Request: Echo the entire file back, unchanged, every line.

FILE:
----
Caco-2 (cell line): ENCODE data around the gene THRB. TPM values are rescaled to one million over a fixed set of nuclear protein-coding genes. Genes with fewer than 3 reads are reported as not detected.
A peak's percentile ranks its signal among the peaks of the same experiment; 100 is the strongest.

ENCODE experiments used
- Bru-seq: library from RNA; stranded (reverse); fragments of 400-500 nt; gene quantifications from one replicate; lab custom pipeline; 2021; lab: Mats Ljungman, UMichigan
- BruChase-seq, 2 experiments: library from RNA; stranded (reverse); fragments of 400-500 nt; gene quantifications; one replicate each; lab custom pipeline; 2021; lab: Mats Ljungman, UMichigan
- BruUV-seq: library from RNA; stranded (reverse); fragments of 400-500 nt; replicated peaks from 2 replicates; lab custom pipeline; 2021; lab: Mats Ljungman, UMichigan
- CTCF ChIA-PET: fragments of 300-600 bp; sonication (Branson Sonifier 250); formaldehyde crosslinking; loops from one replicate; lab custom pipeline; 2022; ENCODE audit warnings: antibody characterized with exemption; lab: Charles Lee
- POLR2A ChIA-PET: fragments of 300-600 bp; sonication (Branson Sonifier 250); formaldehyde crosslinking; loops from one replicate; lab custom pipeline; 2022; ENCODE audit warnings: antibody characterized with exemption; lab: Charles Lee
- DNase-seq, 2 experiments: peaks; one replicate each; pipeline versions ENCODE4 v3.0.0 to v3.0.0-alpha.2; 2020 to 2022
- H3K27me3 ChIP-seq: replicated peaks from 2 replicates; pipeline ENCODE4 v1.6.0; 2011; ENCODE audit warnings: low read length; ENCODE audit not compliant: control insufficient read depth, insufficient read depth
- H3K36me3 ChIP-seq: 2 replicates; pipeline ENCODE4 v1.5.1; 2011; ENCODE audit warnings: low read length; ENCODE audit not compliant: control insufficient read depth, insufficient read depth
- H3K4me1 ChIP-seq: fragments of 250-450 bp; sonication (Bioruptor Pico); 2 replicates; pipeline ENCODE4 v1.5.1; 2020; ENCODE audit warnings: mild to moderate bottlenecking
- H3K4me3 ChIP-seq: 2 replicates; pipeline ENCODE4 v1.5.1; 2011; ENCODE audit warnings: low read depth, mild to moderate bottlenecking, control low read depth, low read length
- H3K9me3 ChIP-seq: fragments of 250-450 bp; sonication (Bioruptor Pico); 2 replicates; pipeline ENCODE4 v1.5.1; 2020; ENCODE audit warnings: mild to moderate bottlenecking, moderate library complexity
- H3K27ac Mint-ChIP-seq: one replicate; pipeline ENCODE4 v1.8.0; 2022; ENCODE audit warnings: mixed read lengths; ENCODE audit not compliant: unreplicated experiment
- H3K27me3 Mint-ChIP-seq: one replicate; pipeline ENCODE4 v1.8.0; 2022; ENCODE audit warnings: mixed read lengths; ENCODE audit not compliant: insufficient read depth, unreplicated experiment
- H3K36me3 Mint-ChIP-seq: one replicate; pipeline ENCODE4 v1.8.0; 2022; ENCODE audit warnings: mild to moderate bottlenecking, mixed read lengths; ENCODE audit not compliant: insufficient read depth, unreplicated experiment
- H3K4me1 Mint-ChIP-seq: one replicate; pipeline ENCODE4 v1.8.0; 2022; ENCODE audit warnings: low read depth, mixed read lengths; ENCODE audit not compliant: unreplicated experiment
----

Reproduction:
Caco-2 (cell line): ENCODE data around the gene THRB. TPM values are rescaled to one million over a fixed set of nuclear protein-coding genes. Genes with fewer than 3 reads are reported as not detected.
A peak's percentile ranks its signal among the peaks of the same experiment; 100 is the strongest.

ENCODE experiments used
- Bru-seq: library from RNA; stranded (reverse); fragments of 400-500 nt; gene quantifications from one replicate; lab custom pipeline; 2021; lab: Mats Ljungman, UMichigan
- BruChase-seq, 2 experiments: library from RNA; stranded (reverse); fragments of 400-500 nt; gene quantifications; one replicate each; lab custom pipeline; 2021; lab: Mats Ljungman, UMichigan
- BruUV-seq: library from RNA; stranded (reverse); fragments of 400-500 nt; replicated peaks from 2 replicates; lab custom pipeline; 2021; lab: Mats Ljungman, UMichigan
- CTCF ChIA-PET: fragments of 300-600 bp; sonication (Branson Sonifier 250); formaldehyde crosslinking; loops from one replicate; lab custom pipeline; 2022; ENCODE audit warnings: antibody characterized with exemption; lab: Charles Lee
- POLR2A ChIA-PET: fragments of 300-600 bp; sonication (Branson Sonifier 250); formaldehyde crosslinking; loops from one replicate; lab custom pipeline; 2022; ENCODE audit warnings: antibody characterized with exemption; lab: Charles Lee
- DNase-seq, 2 experiments: peaks; one replicate each; pipeline versions ENCODE4 v3.0.0 to v3.0.0-alpha.2; 2020 to 2022
- H3K27me3 ChIP-seq: replicated peaks from 2 replicates; pipeline ENCODE4 v1.6.0; 2011; ENCODE audit warnings: low read length; ENCODE audit not compliant: control insufficient read depth, insufficient read depth
- H3K36me3 ChIP-seq: 2 replicates; pipeline ENCODE4 v1.5.1; 2011; ENCODE audit warnings: low read length; ENCODE audit not compliant: control insufficient read depth, insufficient read depth
- H3K4me1 ChIP-seq: fragments of 250-450 bp; sonication (Bioruptor Pico); 2 replicates; pipeline ENCODE4 v1.5.1; 2020; ENCODE audit warnings: mild to moderate bottlenecking
- H3K4me3 ChIP-seq: 2 replicates; pipeline ENCODE4 v1.5.1; 2011; ENCODE audit warnings: low read depth, mild to moderate bottlenecking, control low read depth, low read length
- H3K9me3 ChIP-seq: fragments of 250-450 bp; sonication (Bioruptor Pico); 2 replicates; pipeline ENCODE4 v1.5.1; 2020; ENCODE audit warnings: mild to moderate bottlenecking, moderate library complexity
- H3K27ac Mint-ChIP-seq: one replicate; pipeline ENCODE4 v1.8.0; 2022; ENCODE audit warnings: mixed read lengths; ENCODE audit not compliant: unreplicated experiment
- H3K27me3 Mint-ChIP-seq: one replicate; pipeline ENCODE4 v1.8.0; 2022; ENCODE audit warnings: mixed read lengths; ENCODE audit not compliant: insufficient read depth, unreplicated experiment
- H3K36me3 Mint-ChIP-seq: one replicate; pipeline ENCODE4 v1.8.0; 2022; ENCODE audit warnings: mild to moderate bottlenecking, mixed read lengths; ENCODE audit not compliant: insufficient read depth, unreplicated experiment
- H3K4me1 Mint-ChIP-seq: one replicate; pipeline ENCODE4 v1.8.0; 2022; ENCODE audit warnings: low read depth, mixed read lengths; ENCODE audit not compliant: unreplicated experiment